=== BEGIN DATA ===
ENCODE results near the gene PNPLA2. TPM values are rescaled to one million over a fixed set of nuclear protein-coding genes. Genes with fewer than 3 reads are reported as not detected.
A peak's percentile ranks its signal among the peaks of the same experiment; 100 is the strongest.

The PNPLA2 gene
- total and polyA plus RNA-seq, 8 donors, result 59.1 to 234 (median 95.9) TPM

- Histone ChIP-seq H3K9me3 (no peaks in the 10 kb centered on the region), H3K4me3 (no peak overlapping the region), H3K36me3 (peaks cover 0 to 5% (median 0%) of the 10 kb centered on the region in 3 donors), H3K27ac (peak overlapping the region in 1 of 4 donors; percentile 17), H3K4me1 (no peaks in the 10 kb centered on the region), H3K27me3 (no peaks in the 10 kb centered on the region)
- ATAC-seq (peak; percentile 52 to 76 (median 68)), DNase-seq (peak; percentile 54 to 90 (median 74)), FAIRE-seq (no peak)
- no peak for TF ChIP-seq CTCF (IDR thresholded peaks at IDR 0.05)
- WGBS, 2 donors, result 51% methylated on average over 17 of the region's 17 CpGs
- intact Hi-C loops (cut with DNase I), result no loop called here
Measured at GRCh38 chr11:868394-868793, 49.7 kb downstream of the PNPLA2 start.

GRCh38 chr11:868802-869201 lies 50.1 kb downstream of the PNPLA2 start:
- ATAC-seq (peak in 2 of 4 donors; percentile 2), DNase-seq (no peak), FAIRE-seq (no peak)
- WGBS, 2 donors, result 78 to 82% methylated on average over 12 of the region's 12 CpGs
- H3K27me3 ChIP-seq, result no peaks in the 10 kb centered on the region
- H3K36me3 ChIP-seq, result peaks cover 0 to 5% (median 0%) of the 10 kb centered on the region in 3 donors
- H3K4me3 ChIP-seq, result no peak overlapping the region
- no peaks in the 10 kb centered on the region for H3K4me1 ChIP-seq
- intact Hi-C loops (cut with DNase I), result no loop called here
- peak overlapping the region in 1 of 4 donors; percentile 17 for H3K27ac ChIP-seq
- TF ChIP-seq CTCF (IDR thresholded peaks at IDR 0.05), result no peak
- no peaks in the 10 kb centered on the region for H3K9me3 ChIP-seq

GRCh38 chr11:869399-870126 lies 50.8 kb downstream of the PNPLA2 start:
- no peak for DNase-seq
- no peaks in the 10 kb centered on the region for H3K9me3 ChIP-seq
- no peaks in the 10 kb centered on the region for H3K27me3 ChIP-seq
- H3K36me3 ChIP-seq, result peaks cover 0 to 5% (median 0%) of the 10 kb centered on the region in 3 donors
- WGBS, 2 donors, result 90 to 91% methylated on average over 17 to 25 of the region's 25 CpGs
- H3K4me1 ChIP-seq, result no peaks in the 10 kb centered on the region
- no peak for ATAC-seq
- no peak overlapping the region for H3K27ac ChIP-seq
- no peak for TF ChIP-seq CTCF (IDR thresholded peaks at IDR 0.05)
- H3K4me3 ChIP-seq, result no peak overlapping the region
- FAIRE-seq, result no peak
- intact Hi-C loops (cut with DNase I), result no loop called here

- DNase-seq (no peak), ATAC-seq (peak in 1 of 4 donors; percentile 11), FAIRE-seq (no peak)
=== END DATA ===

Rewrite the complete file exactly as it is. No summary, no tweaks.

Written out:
ENCODE results near the gene PNPLA2. TPM values are rescaled to one million over a fixed set of nuclear protein-coding genes. Genes with fewer than 3 reads are reported as not detected.
A peak's percentile ranks its signal among the peaks of the same experiment; 100 is the strongest.

The PNPLA2 gene
- total and polyA plus RNA-seq, 8 donors, result 59.1 to 234 (median 95.9) TPM

- Histone ChIP-seq H3K9me3 (no peaks in the 10 kb centered on the region), H3K4me3 (no peak overlapping the region), H3K36me3 (peaks cover 0 to 5% (median 0%) of the 10 kb centered on the region in 3 donors), H3K27ac (peak overlapping the region in 1 of 4 donors; percentile 17), H3K4me1 (no peaks in the 10 kb centered on the region), H3K27me3 (no peaks in the 10 kb centered on the region)
- ATAC-seq (peak; percentile 52 to 76 (median 68)), DNase-seq (peak; percentile 54 to 90 (median 74)), FAIRE-seq (no peak)
- no peak for TF ChIP-seq CTCF (IDR thresholded peaks at IDR 0.05)
- WGBS, 2 donors, result 51% methylated on average over 17 of the region's 17 CpGs
- intact Hi-C loops (cut with DNase I), result no loop called here
Measured at GRCh38 chr11:868394-868793, 49.7 kb downstream of the PNPLA2 start.

GRCh38 chr11:868802-869201 lies 50.1 kb downstream of the PNPLA2 start:
- ATAC-seq (peak in 2 of 4 donors; percentile 2), DNase-seq (no peak), FAIRE-seq (no peak)
- WGBS, 2 donors, result 78 to 82% methylated on average over 12 of the region's 12 CpGs
- H3K27me3 ChIP-seq, result no peaks in the 10 kb centered on the region
- H3K36me3 ChIP-seq, result peaks cover 0 to 5% (median 0%) of the 10 kb centered on the region in 3 donors
- H3K4me3 ChIP-seq, result no peak overlapping the region
- no peaks in the 10 kb centered on the region for H3K4me1 ChIP-seq
- intact Hi-C loops (cut with DNase I), result no loop called here
- peak overlapping the region in 1 of 4 donors; percentile 17 for H3K27ac ChIP-seq
- TF ChIP-seq CTCF (IDR thresholded peaks at IDR 0.05), result no peak
- no peaks in the 10 kb centered on the region for H3K9me3 ChIP-seq

GRCh38 chr11:869399-870126 lies 50.8 kb downstream of the PNPLA2 start:
- no peak for DNase-seq
- no peaks in the 10 kb centered on the region for H3K9me3 ChIP-seq
- no peaks in the 10 kb centered on the region for H3K27me3 ChIP-seq
- H3K36me3 ChIP-seq, result peaks cover 0 to 5% (median 0%) of the 10 kb centered on the region in 3 donors
- WGBS, 2 donors, result 90 to 91% methylated on average over 17 to 25 of the region's 25 CpGs
- H3K4me1 ChIP-seq, result no peaks in the 10 kb centered on the region
- no peak for ATAC-seq
- no peak overlapping the region for H3K27ac ChIP-seq
- no peak for TF ChIP-seq CTCF (IDR thresholded peaks at IDR 0.05)
- H3K4me3 ChIP-seq, result no peak overlapping the region
- FAIRE-seq, result no peak
- intact Hi-C loops (cut with DNase I), result no loop called here

- DNase-seq (no peak), ATAC-seq (peak in 1 of 4 donors; percentile 11), FAIRE-seq (no peak)